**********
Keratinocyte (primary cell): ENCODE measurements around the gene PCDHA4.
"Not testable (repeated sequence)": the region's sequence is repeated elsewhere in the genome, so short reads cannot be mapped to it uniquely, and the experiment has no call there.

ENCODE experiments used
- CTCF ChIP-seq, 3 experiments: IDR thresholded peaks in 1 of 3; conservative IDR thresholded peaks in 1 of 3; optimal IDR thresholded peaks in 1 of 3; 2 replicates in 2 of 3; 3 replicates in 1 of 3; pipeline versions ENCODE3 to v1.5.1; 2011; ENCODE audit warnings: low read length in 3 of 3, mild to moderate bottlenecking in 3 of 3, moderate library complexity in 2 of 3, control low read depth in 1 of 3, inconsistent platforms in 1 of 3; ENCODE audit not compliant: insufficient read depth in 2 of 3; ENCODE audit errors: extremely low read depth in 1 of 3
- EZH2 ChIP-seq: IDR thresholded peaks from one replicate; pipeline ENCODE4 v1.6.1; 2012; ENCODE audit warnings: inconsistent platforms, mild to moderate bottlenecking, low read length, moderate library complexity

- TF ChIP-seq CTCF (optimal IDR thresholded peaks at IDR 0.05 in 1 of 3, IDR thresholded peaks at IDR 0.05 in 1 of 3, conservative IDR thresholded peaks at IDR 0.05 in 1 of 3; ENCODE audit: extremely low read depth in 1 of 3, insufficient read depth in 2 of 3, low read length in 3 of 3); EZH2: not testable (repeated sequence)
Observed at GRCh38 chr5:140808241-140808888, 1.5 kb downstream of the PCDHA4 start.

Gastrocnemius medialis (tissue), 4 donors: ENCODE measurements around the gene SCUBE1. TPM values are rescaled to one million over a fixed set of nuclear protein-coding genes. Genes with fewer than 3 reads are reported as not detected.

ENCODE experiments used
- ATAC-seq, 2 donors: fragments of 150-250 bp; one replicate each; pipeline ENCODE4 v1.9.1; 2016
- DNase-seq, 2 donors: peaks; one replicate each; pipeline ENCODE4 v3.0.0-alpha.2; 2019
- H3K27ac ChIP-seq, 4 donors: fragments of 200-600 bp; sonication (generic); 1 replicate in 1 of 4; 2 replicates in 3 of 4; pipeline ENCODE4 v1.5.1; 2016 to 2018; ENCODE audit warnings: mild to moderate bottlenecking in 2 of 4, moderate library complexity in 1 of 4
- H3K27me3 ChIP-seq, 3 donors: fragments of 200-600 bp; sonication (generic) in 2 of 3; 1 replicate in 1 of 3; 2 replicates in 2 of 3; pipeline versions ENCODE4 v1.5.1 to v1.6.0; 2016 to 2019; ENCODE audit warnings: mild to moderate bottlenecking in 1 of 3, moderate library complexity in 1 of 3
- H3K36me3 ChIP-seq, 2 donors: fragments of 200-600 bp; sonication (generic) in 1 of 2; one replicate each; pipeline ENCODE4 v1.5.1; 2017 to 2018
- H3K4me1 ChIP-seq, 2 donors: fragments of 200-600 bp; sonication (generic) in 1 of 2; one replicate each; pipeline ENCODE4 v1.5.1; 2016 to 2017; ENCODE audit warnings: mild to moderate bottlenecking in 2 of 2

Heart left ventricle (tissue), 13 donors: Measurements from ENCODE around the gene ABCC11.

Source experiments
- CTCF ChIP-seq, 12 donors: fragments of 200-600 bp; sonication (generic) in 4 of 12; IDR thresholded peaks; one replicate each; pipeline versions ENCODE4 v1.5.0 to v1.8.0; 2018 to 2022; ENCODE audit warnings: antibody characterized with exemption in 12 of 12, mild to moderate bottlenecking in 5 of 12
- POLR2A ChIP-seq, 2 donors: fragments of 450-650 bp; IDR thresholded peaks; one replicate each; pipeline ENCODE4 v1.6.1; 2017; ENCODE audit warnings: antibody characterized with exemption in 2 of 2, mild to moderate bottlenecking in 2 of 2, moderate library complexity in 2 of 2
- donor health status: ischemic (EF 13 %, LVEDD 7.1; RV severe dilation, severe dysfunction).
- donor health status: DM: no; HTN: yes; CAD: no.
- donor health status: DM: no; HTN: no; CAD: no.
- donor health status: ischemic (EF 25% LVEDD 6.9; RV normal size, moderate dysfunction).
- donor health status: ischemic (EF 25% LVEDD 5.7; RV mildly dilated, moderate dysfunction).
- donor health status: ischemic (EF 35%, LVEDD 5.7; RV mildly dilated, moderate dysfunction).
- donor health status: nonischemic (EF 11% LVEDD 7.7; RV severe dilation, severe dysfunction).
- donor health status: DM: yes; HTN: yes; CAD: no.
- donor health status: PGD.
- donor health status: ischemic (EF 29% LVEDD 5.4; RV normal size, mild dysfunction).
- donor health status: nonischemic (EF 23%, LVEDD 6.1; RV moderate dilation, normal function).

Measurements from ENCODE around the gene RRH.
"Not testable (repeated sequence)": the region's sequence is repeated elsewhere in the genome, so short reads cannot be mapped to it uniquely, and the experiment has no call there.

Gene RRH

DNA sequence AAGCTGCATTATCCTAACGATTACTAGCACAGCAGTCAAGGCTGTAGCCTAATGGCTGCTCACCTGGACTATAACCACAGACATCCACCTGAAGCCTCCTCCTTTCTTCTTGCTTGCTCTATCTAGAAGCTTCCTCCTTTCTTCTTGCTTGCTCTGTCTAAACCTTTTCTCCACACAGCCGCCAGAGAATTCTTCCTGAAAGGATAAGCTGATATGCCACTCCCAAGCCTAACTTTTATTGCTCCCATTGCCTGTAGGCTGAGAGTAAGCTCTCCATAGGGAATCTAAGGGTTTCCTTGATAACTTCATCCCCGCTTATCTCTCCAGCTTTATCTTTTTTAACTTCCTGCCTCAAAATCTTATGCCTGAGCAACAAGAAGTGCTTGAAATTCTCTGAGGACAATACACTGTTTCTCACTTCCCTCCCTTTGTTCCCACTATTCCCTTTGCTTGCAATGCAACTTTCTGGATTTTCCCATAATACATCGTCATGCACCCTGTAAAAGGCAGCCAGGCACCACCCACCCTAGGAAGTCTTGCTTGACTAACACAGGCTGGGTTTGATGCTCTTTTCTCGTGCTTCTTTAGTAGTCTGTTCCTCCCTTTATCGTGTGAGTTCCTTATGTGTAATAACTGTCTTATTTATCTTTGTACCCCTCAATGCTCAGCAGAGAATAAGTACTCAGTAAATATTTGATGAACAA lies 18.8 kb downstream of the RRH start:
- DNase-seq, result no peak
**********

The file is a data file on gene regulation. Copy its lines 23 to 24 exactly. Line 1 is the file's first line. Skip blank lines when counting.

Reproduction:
- donor health status: ischemic (EF 25% LVEDD 6.9; RV normal size, moderate dysfunction).
- donor health status: ischemic (EF 25% LVEDD 5.7; RV mildly dilated, moderate dysfunction).